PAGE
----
Henry And Sam Were The Catalyst For Joel's Panic Attacks In The Last Of Us

This article contains spoilers for "The Last of Us."

Each week, the team behind "The Last of Us" finds new and increasingly devastating ways to completely traumatize its characters, and the audience watching at home. After a particularly gruesome end to episode 5, Joel and Ellie's story picks up three months later as they reunite with Joel's brother Tommy in episode 6. The reunion brings some much-needed levity, but just as quickly as heartwarming embraces appear, so do new manifestations of gut-wrenching trauma.

In case you forgot how last week's episode ended, Joel and Ellie bore witness to the devastating effects of the cordyceps infection taking over the young Sam, who attacks Ellie and forces his brother Henry to commit a mercy killing to save her life. Henry's entire life since the start of the apocalypse has been dedicated to keeping his brother alive, and the extreme guilt he feels overtakes him. He feels he has nothing left, and he dies by suicide before their eyes.

Joel and Ellie have experienced their fair share of horrific events, but something about watching Henry and Sam die has changed them irreparably. Joel is becoming more and more aware of not just his mortality, but his role as a protector for Ellie. And since he's not actually dealing with all of his emotional devastations, it's started to leak out in unignorable, physical ways.

Joel has hit his limit

During a recent episode of "The Last of Us Podcast," showrunners Craig Mazin and Neil Druckmann sat down with host Troy Baker, who provided the voice for Joel in the original video game series, to talk about how the harrowing end of episode 5 inspired the progress of episode 6.

"A lot of our conversations about this episode were like, 'What is the impact on Joel from the experience of Henry and Sam?' And you get to see some of that as they exit the cabin, and he seizes his chest," Craig Mazin said. The chest pain is the result of Joel experiencing a panic attack, a terrifying ailment that he's unfamiliar with feeling. "Panic attacks feel very much like heart attacks. It's your body telling you, 'You're in terrible danger,' but you don't understand yet, why," Mazin said. Joel has endured unfathomable tragedies, like the loss of his daughter Sarah in the first episode, but after watching what happened with Henry and Sam, it appears that Joel has finally hit his limit.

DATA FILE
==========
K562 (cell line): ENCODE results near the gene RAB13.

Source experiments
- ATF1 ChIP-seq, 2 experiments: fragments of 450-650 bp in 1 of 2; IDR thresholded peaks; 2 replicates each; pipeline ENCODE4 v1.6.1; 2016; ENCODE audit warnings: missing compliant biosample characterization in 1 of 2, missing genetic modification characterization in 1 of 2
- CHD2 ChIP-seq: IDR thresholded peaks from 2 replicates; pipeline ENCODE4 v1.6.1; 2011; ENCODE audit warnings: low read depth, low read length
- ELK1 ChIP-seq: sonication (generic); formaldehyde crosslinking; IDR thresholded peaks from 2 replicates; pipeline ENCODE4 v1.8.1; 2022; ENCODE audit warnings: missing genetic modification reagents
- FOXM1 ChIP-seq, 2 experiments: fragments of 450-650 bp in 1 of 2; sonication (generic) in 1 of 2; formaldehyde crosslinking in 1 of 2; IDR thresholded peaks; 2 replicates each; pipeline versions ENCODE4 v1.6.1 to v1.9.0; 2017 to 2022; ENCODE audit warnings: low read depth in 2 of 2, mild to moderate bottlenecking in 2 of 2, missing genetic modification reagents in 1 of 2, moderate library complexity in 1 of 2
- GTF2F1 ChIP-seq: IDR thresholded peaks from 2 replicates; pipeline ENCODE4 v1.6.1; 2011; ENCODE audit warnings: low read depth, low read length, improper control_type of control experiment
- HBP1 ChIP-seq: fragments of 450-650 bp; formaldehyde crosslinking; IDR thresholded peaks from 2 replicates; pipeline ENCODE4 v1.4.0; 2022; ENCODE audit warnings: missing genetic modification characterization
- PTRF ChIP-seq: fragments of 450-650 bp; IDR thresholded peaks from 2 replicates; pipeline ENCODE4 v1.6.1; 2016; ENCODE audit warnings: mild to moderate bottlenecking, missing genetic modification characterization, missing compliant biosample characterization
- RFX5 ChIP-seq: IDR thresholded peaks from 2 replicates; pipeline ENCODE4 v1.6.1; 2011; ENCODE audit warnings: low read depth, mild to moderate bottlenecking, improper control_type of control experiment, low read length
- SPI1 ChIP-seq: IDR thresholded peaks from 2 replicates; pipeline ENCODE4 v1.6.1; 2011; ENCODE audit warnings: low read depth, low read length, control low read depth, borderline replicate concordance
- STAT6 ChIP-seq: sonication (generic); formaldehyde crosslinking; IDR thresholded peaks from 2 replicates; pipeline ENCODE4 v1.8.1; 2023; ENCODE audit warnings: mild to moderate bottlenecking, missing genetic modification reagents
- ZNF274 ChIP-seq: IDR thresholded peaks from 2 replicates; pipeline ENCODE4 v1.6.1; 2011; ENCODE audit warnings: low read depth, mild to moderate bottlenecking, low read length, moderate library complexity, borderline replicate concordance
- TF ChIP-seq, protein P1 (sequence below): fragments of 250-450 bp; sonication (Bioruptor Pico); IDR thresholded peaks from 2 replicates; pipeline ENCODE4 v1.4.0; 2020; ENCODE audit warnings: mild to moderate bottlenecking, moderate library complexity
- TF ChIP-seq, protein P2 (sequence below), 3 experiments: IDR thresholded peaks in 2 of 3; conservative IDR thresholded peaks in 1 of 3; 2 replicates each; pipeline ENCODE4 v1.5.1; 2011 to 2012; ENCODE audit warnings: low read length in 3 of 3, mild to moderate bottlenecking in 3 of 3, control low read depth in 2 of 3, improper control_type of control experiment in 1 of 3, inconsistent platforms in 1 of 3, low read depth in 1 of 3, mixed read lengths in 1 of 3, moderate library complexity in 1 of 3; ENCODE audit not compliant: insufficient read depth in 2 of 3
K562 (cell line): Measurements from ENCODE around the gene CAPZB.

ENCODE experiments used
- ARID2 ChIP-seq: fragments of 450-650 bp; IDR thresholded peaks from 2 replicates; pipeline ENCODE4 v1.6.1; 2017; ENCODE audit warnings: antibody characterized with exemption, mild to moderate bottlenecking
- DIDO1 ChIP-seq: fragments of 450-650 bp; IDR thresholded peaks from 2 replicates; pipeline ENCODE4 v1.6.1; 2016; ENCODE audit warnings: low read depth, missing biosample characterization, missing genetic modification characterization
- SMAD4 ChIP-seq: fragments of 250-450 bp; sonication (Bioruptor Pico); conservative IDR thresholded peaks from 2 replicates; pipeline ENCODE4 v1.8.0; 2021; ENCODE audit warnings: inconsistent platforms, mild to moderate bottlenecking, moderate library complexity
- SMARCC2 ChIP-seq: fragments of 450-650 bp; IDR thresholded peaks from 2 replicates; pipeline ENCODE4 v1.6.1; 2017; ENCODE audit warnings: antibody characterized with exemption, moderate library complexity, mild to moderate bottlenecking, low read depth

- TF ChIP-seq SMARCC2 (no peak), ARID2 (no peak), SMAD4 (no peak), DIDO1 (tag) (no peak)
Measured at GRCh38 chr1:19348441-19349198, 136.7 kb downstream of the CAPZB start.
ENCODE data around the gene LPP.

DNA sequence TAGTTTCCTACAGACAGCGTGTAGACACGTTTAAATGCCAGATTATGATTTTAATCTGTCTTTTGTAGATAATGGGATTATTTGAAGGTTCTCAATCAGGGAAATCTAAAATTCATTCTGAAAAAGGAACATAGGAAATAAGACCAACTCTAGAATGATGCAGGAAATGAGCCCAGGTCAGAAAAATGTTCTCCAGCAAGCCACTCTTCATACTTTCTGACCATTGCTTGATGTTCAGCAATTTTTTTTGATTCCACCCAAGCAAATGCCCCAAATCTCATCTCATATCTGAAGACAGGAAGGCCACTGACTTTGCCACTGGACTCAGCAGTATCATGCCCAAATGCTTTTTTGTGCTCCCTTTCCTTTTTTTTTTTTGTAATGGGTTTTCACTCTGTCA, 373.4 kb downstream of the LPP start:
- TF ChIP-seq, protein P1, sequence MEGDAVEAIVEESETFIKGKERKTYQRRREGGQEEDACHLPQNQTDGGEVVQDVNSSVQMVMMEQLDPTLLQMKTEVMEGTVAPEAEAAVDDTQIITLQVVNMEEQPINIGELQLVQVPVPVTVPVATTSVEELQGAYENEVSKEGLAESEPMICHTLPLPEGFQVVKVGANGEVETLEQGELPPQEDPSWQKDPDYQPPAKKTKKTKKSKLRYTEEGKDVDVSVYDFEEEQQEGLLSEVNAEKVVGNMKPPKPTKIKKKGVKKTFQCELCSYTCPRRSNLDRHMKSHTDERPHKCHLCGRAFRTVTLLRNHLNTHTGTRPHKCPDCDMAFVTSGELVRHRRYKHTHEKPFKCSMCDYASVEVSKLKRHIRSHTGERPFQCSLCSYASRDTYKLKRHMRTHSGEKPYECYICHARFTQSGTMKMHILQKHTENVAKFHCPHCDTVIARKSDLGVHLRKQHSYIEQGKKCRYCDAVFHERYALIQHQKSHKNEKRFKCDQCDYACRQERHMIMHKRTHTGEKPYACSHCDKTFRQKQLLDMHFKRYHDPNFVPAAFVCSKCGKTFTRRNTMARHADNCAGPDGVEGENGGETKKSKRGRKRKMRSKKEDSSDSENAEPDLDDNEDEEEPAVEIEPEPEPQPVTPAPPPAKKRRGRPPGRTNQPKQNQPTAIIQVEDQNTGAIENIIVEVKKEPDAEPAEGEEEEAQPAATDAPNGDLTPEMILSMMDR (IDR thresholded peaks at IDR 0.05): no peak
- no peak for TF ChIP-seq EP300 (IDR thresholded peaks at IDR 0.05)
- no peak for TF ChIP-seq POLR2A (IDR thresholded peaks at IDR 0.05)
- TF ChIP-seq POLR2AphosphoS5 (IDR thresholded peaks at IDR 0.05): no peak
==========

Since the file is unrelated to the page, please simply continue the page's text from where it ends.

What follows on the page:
"And so much of what this episode is about, is Joel coming to terms with how terrified he is, suddenly, that [Ellie is] going to die, and it's going to be his fault," said Mazin. "And if you've been paying attention along the way, what you will see is, for as many times as Joel has helped her, he's also failed her. And those are the things that he dwells on."

The walls are crumbling

"Like a lot of us, if you have core shame or core trauma the way Joel does, the things that you do well are discounted," said Mazin. "Your failures, anything that reminds you of the tragedy of your past, you will magnify in your mind and your heart until it threatens to subsume you." Joel's traumas have been compounding on top of one another the entire show, and the weight has finally become unbearable.

Sarah, Tess, Bill, Frank, Henry, Sam, and all of the countless others Joel has lost (or killed in his quest for survival) along the way have not left him, and processing the possibility of losing Ellie is too much. Despite the tough exterior Joel is constantly putting on, he's still the empathetic, loving, compassionate person he was before the cordyceps apocalypse.

Show and video game creator Neil Druckmann explained Joel's turmoil as "he's convincing himself that what's best for Ellie is to let her go. And it's really to protect himself." There's a time-honored expression that says even wounded animals bite the hand that helps, meaning that even if someone is in pain and desperately in need of assistance, they'll do whatever they can to push away anything and anyone. Joel knows that deep down he is struggling, but the last thing he wants to do is let Ellie know the truth — that he is not invincible.